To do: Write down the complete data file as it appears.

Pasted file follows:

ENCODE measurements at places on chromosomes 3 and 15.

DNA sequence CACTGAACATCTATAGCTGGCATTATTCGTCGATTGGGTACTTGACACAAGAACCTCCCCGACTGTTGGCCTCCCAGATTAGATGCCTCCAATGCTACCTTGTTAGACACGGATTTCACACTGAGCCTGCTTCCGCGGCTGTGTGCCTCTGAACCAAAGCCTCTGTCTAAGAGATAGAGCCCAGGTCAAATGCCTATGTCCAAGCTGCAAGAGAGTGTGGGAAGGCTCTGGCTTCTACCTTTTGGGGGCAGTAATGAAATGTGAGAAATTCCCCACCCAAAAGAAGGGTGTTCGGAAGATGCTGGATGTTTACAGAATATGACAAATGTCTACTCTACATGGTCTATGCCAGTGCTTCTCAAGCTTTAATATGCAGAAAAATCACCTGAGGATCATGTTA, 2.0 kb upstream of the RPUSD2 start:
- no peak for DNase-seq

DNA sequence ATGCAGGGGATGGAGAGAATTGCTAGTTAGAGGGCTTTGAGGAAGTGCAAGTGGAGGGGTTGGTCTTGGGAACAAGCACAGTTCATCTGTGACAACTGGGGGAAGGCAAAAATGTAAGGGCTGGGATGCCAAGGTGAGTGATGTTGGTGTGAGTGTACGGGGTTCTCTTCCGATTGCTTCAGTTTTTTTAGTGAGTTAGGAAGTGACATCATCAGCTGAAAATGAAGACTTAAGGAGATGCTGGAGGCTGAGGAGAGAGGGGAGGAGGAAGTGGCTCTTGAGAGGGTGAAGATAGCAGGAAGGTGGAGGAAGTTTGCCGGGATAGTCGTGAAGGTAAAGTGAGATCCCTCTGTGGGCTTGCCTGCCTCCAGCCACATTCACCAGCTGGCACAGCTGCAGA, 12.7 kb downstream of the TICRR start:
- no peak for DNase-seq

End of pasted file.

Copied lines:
ENCODE measurements at places on chromosomes 3 and 15.

DNA sequence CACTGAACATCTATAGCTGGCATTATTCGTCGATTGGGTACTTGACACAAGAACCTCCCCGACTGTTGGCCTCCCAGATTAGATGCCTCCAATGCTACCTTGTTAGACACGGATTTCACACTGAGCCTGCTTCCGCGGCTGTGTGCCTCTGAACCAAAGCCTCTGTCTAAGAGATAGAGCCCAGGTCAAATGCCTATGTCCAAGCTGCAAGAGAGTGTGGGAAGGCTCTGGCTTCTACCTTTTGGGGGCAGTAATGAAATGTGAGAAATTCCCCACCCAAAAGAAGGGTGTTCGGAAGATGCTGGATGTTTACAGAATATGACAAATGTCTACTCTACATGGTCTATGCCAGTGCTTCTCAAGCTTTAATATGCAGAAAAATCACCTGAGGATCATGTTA, 2.0 kb upstream of the RPUSD2 start:
- no peak for DNase-seq

DNA sequence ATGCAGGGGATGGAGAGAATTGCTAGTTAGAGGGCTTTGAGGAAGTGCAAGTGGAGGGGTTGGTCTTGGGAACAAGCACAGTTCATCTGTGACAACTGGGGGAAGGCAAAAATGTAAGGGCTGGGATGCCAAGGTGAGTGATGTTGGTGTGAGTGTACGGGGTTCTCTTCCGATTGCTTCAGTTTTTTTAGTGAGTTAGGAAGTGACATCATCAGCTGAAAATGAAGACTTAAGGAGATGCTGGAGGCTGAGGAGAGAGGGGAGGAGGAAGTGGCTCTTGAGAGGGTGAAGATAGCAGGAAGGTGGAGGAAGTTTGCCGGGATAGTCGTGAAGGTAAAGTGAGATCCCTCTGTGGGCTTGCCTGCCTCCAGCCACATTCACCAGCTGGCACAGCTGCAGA, 12.7 kb downstream of the TICRR start:
- no peak for DNase-seq